Jay-Z and President Obama: Is There a Collective Reality?
It was the beginning of the day. I looked forward to understanding the love that black people had for one another. What was frightening and what is still frightening today is the fact that black people do not love each other in popular song or in public display. The mostly united front is in the celebration of celebrities, entertainers and sports figures. Jay-Z, Beyoncé, LeBron James, Rihanna and all of the reality stars.
Black music has encouraged white people to call black people derogatory names and Black Music Month finds Russell Simmons and other celebrities defending the bigotry and use of the N-word. But it’s we who divide ourselves by giving people permission to make these transgressions, devoid of the history and the burning flesh that this word has meant.
We have no regard for what it is to betray our race, and we will do it readily to prop up capitalization on the backs of our people and our pain. These images in song and on the screen will not be erased with time. The behind-the-scenes laughter at black people who are still using words to extol their discontent and forecast the cultural demise. The ignorant pay for social extinction, and yet the American Civil Liberties Union does nothing to protect African Americans from the use of the word. The FCC’s Inspector General is not called to stop these assaults on our race.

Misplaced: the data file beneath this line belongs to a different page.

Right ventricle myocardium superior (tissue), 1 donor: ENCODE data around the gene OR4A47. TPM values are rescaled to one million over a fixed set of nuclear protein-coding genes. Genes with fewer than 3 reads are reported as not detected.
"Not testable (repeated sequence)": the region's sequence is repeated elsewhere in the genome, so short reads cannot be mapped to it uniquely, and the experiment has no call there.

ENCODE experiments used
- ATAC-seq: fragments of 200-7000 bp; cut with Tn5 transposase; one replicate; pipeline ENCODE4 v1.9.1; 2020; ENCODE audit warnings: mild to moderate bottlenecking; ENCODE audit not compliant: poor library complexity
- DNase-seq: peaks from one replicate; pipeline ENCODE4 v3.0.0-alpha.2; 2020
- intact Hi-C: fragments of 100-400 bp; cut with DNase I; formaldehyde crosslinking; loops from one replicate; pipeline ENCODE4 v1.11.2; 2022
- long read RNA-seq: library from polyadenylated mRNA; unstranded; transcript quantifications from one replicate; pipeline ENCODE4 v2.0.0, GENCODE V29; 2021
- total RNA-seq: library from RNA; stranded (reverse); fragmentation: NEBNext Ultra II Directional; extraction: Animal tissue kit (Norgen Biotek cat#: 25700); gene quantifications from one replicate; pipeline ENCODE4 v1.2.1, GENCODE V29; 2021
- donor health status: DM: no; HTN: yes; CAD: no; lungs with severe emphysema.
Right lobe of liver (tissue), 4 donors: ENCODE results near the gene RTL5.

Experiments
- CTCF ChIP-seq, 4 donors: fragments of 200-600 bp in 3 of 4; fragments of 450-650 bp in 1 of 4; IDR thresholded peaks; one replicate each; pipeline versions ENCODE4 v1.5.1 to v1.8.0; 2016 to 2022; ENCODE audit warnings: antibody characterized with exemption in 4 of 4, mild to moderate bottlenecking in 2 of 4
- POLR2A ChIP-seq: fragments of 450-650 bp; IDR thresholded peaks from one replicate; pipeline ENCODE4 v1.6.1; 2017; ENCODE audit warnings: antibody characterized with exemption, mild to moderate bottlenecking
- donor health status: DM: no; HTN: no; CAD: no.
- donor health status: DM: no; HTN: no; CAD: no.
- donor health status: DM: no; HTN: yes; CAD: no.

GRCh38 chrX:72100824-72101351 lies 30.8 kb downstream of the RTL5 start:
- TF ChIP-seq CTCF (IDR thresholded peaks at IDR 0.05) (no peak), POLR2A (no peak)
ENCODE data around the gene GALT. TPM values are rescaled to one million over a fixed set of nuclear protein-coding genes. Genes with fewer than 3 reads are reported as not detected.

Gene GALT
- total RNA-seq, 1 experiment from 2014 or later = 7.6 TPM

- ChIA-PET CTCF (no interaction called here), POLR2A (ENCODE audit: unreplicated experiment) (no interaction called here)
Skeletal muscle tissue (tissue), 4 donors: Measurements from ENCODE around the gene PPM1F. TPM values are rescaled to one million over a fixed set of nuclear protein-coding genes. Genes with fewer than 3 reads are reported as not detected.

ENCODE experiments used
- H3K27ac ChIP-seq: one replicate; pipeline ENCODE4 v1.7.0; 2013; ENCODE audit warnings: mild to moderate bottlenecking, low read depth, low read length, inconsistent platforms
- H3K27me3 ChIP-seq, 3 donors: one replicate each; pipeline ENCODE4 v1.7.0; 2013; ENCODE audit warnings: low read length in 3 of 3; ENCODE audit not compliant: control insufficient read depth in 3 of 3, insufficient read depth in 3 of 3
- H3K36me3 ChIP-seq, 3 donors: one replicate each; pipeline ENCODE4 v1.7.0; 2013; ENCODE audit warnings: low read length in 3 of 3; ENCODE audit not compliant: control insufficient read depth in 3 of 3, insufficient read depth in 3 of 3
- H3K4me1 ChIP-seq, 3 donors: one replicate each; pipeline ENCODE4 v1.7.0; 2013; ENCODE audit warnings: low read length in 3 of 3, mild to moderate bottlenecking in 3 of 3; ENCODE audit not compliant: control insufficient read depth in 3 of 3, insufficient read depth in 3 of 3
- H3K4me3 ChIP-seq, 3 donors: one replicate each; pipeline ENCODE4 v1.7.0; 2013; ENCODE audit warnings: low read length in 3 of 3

In-the-pocket black people advance themselves and their agendas when African American celebrities allow the betrayal of our race to be put into song and in daily and weekly photo sessions that malign the image and assassinate the character of African Americans. We have created reality show monsters who diminish our dignity and allow themselves to be dwindled down to sensual stereotypes and sexual propaganda for profitable media companies who know all too well that mediocrity has become a special tag for African American talent.
Neither Jay-Z or Beyoncé falls into the dysfunctional celebrity category. Rihanna, however, does appear to be a dysfunctional young twentysomething, who does damage to the image of young African American women. She is not interested in elevating herself, but instead only in glorifying dysfunctional behavior. What are we afraid of as it relates to the success of the race that would focus on the advancement of the collective and the educational process? As a community we ought to reward and celebrate intellectuals and entrepreneurs.
It is important that we remember what dignity and unity mean in terms of the advancement of our community. If we are to re-elect a man who exemplifies these qualities and a family that illustrates the nobility and complexity of African American life and the cultural agenda, we have to hold ourselves to living exemplary lifestyles.
What is our collective reality and why or why not install it in song?